PRCA-SA / Jege Ni Jaba II
ICCO-Cooperation and its local partners have put together and are working, on the implementation of the project 'Fighting against child labor', to raise awareness and advocate against child labor in Mali.
Recent studies on child labor in Mali show that child labor occurs in all sectors of the economy, especially in agriculture. Some children (young girls and boys) are engaged in types of work that exposes them to many dangers and risks. Children in Mali are engaged in various forms of child labor, including child soldiers in militias and dangerous activities in agriculture. Children, as young as age 5, work in agriculture seed, plow, and harvest fields as well as in livestock raising, animal traction, etc. Some of them work as domestic servants, which may require them to work long hours and perform strenuous tasks without sufficient food or shelter.
There are three main types of reasons that are used to justify child labor:
historical, economic and social.
-Historical: there is hereditary slavery in the northern part of the country. Children from these families considered under slavery by others are forced to work and families find that normal.
-Economical: child work force is an opportunity for those who use it to pay less than when using adults. As another harmful practice, some parents use their children as work force and get paid from it. If children are not working for profit outside the family, they work in household production.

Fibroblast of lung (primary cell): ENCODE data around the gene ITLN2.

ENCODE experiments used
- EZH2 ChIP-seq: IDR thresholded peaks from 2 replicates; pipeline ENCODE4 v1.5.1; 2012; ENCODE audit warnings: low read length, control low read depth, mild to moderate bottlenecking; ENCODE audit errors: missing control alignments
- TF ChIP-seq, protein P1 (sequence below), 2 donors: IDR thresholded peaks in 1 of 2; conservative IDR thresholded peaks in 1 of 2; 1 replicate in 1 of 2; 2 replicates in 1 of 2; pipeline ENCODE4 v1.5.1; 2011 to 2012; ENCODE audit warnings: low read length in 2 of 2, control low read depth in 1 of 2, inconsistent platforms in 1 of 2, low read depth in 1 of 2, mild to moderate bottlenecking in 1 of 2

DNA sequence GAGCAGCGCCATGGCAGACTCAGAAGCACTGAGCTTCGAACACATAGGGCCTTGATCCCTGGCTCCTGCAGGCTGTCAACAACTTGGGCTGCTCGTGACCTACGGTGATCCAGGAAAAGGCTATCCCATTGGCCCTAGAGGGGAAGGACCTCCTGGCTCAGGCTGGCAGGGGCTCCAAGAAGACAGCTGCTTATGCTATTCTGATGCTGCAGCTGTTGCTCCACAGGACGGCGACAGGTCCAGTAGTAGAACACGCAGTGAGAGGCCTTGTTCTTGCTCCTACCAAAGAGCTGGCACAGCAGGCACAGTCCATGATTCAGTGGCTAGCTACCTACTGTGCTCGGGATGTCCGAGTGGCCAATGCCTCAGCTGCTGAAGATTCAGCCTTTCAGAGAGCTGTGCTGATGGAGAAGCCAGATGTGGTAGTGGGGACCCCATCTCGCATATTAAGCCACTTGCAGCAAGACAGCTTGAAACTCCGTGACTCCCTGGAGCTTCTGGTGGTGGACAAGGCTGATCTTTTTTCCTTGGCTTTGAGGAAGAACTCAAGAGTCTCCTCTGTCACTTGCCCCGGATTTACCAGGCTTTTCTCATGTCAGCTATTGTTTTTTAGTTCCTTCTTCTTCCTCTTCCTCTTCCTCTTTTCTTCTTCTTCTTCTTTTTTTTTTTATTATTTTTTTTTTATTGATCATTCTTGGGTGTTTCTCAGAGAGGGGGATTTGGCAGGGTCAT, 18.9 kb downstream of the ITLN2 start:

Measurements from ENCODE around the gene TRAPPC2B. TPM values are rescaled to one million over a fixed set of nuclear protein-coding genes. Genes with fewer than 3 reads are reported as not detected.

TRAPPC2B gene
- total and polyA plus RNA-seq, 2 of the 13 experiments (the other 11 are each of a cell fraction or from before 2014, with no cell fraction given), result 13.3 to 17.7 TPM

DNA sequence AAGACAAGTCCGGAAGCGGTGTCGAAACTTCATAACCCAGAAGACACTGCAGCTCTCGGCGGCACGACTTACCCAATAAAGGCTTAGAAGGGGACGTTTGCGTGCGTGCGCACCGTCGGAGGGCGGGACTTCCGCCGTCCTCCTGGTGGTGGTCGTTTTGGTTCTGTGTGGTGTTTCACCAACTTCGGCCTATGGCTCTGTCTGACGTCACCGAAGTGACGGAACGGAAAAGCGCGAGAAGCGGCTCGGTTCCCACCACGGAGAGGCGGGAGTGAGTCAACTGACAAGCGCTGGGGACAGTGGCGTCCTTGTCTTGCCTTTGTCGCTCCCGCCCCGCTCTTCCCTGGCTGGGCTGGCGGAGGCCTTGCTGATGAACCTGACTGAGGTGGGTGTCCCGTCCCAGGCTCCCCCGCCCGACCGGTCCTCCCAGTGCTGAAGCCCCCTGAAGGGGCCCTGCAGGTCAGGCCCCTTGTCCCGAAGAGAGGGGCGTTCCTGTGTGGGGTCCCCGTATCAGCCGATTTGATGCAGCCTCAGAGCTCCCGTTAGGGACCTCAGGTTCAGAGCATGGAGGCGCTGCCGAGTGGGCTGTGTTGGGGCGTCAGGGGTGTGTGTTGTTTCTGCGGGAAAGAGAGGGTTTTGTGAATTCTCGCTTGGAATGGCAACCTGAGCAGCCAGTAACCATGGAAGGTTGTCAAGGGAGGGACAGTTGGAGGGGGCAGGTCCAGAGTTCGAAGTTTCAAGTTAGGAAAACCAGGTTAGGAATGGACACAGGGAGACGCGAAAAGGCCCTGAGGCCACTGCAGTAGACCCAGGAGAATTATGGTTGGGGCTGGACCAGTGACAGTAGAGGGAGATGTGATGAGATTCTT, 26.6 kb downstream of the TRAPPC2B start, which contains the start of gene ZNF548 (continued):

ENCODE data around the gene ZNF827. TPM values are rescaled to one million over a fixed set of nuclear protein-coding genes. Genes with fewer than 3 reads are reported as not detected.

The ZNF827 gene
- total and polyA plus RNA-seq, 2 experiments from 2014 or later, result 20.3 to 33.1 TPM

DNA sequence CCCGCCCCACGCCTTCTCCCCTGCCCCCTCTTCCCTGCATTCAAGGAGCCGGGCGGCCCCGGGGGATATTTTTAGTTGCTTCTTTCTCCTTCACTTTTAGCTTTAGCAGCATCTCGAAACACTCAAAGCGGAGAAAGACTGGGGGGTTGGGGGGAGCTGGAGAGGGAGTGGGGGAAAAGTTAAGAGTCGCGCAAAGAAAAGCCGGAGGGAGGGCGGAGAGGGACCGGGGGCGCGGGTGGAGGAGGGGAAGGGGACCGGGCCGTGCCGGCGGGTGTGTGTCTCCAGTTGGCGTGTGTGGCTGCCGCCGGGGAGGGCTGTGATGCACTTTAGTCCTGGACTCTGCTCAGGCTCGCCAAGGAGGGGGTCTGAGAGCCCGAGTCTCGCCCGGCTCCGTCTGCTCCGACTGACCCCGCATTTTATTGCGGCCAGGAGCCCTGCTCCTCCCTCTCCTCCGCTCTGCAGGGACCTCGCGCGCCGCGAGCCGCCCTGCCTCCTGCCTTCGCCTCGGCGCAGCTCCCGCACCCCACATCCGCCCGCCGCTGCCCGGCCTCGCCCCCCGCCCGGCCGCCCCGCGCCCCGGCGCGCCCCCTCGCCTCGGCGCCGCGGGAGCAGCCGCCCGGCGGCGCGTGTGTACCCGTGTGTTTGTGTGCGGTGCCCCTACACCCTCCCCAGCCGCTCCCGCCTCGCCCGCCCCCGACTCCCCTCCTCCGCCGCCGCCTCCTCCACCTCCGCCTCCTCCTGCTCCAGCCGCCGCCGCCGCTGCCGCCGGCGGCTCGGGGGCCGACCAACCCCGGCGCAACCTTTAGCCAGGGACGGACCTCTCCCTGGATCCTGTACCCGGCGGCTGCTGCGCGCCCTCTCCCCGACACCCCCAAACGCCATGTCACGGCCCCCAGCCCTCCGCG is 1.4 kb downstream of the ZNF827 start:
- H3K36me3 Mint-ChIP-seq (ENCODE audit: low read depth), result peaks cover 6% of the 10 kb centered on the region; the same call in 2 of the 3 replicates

-Sociological: Because of sociological reasons, some parents use their children on their own. For their common understanding this is part of children training. But unfortunately there is no limit in terms of workload. In that case girls are the most exposed.
Such ‘helping’ frequently keeps children, at least partially, out of school and it leads to high numbers of early drop-outs.
According to 2007 figures from ILO in Mali, 2 out of 3 children aged 5-17 years were in employment, and the sector of agriculture employs 57.7% of these children. Nearly 80% of these girls and boys are between 5 and 14 years old and live in both rural and urban areas.
Children are used as workers in Shea and sesame value chains as well as in the other sectors of agriculture and other forms of child labor. The products Shea and sesame are the starting point to create involvement of stakeholders. But the project will not limit itself to children working in these value chains. Once the area has been determined to create CLFZs, all working children will be included in the efforts to combat child labor.
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